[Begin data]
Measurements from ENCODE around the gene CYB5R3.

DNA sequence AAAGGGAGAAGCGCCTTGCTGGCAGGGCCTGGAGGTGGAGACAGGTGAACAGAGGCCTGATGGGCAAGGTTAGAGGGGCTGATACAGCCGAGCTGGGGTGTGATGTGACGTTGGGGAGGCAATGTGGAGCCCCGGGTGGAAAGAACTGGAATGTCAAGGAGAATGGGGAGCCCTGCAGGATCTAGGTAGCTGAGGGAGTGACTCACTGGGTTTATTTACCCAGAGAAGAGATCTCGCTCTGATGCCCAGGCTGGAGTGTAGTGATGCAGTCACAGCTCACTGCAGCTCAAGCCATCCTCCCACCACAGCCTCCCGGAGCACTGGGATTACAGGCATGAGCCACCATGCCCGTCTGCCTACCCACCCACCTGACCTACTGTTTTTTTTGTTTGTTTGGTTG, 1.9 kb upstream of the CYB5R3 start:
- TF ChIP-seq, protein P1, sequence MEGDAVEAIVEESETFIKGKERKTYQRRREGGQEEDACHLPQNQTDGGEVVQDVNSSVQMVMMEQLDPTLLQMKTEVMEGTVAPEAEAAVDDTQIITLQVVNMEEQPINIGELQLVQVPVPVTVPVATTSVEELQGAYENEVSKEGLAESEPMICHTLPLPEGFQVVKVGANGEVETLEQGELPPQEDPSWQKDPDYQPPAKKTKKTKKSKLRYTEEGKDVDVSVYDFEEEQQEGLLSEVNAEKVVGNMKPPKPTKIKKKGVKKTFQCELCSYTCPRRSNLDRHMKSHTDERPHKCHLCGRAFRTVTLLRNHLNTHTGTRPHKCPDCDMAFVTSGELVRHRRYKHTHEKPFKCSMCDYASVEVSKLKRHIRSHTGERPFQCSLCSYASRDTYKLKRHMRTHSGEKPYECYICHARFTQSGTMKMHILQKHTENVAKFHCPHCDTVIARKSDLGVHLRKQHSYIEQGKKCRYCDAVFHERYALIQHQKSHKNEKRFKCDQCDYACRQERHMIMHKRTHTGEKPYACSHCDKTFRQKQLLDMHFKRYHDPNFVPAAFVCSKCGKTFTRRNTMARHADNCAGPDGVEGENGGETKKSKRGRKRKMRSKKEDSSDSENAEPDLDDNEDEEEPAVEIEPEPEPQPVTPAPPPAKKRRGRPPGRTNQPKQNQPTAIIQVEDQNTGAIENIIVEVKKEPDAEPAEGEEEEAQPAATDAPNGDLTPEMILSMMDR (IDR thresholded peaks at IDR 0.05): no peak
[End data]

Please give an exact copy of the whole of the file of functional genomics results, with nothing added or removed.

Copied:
Measurements from ENCODE around the gene CYB5R3.

DNA sequence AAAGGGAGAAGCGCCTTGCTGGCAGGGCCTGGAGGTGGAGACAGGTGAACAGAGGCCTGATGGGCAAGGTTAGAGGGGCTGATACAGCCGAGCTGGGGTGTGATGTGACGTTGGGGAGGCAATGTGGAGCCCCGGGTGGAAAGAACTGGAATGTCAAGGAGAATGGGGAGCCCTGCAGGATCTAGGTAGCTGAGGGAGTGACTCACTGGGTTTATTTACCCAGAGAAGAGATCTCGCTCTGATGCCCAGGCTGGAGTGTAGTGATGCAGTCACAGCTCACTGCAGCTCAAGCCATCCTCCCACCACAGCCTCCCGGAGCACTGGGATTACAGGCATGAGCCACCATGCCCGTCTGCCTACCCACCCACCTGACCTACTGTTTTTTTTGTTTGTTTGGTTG, 1.9 kb upstream of the CYB5R3 start:
- TF ChIP-seq, protein P1, sequence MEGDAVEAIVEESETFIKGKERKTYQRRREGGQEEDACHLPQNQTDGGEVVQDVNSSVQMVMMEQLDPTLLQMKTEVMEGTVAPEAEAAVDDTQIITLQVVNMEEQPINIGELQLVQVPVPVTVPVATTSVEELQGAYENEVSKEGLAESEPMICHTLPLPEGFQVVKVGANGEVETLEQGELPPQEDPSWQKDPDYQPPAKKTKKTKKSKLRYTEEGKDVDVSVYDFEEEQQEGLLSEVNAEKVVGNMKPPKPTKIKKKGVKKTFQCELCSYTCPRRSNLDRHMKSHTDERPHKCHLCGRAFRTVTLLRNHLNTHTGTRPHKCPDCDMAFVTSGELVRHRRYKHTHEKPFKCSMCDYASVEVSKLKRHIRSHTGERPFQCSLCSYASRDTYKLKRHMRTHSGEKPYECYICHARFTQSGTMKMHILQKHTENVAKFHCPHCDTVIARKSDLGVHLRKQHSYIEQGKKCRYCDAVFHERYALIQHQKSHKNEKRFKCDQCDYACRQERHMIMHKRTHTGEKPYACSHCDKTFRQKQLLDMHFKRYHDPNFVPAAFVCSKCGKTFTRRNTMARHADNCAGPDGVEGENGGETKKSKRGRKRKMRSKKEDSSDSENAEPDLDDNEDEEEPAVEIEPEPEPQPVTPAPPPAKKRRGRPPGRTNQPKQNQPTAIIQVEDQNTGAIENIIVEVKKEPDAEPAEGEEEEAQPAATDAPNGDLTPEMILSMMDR (IDR thresholded peaks at IDR 0.05): no peak